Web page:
At about the same time, reports appeared suggesting some farmers were deliberately infecting their flocks in order to receive compensation. A sheep that fetches only £10 at market can be worth £90 in compensation payments. Nuala Preston, a Welsh farmer, told the Independent on Sunday she was offered an infected sheep for sale for £2,000. Another farmer, Philip Hosking from Devon, said he was also approached with a similar offer.

There are undoubtedly some who have exploited the generous compensation payments available, but the National Farmers Union (NFU) accusation of a concerted government media campaign directed against farmers does contain a grain of truth.

The government has ignored the lessons of last epidemic to hit the UK. Despite the warnings from the 1967 outbreak, contingency plans developed by the agricultural ministry were based on a scenario where outbreaks occurred on only ten farms. Minutes of a meeting of agriculture ministers and officials show that by March 21 this year, as the number of outbreaks was rising exponentially, they had become paralysed in the face of the spreading epidemic. Critically, the use of vaccines to contain the spread of the disease was ruled out, as this would have meant Britain losing its FMD-free status, vital for the international meat export market. Instead, the government sought to eradicate the disease through a policy of mass slaughter, with compensation paid to farmers whose herds and flocks were ordered to be destroyed.

More fundamentally, the government media campaign over alleged abuses is being used to facilitate significant agricultural policy changes. Despite their present mutual recriminations, the NFU—which mainly represents the interests of the export driven large farmers—and government are agreed on the main task: The need to clear out the small agricultural producers and perfect a modernised and profitable “market oriented” farming industry in the global market. Such a move is made all the more urgent given the prospect of European Union (EU) enlargement, bringing in Eastern European countries with significant agricultural sectors.

Without the compensation payments, most small farmers whose livestock have been affected by FMD would face bankruptcy.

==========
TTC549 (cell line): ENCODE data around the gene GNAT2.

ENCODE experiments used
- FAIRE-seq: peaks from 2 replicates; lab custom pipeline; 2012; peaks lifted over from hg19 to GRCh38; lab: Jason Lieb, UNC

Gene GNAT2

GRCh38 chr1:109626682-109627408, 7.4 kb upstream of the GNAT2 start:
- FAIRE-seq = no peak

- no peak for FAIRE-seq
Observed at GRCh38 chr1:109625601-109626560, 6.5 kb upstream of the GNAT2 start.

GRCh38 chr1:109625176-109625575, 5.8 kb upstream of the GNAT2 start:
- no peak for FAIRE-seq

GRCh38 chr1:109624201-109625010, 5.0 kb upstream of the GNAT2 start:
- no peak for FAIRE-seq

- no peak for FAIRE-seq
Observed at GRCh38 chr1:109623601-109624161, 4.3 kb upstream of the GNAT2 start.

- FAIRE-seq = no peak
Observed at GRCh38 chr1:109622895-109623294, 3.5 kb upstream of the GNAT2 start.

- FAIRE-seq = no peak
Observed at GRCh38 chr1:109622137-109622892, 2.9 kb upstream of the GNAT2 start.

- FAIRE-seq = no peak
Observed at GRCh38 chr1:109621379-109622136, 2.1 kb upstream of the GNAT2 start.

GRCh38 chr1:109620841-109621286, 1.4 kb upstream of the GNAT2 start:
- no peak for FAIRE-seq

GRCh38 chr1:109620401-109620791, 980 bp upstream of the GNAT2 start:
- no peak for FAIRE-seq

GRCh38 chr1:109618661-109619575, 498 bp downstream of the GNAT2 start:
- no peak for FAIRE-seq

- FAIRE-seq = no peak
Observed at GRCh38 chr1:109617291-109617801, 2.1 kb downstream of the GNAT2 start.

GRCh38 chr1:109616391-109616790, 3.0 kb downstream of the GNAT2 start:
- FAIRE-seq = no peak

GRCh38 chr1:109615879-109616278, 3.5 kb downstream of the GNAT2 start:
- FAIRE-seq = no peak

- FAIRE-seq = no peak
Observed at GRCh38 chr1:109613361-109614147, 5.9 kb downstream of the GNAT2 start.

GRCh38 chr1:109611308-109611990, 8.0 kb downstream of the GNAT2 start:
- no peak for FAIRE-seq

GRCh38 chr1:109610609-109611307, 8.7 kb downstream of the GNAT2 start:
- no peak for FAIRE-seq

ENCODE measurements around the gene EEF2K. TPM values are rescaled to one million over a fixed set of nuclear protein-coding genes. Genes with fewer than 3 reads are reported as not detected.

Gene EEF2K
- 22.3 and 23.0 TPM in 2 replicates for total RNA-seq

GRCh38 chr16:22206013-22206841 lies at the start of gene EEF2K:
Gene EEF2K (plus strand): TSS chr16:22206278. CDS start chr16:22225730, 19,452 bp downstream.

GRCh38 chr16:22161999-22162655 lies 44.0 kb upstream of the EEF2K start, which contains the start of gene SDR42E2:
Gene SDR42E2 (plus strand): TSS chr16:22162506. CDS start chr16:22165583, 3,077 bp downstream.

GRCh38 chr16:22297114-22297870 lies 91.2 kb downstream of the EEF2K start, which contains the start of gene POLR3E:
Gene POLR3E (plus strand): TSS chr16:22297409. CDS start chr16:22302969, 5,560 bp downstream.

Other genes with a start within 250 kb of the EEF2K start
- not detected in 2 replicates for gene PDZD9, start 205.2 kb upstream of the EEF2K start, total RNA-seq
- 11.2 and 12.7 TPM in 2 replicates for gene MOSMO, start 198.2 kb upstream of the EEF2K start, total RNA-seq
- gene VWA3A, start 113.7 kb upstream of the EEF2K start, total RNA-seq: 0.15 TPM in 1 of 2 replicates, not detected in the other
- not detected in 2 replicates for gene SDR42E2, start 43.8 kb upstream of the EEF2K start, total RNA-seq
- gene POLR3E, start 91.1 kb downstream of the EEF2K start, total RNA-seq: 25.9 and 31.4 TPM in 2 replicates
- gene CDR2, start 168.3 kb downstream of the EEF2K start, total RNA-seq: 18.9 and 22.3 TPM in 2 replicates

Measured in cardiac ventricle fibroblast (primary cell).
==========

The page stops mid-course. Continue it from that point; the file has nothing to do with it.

But as in other sectors of the economy, polarisation between the rich and poor has also occurred in agriculture. Just twenty percent of farmers receive 80 percent of all subsidies. Small farmers, many of whom earn less than £5,000 per annum, are being squeezed by the huge agribusinesses. Cuts in public services have led to significant numbers of local abattoirs being closed, forcing the transportation of animals over ever greater distances, increasing the likelihood of infections spreading from one area to another. In addition, a handful of supermarket chains dominate food distribution putting further cost pressures on farmers.

The government has so far refused to hold a public inquiry into the FMD outbreak. Instead, ten separate smaller inquiries are to be held, including non-governmental bodies such as the Commons Tourism Committee, Commons Public Accounts Committee and the National Audit Office.

The three government inquiries to be held are primarily concerned with developing a strategy for a “profitable and sustainable” farming industry. The reasons for the FMD outbreak and its lessons are only a secondary aspect of the inquiries, which are to be held behind closed doors and do not have the power to subpoena individuals and documents. No transcripts from the proceedings are to be published, only the final recommendations.

See Also:

Britain’s Foot and Mouth epidemic raises wider public health concerns
[1 May 2001]

Britain: Foot and mouth disease “an epidemic waiting to happen”
[23 March 2001]

Europe’s foot and mouth disease outbreak was foreseeable and preventable
[8 March 2001]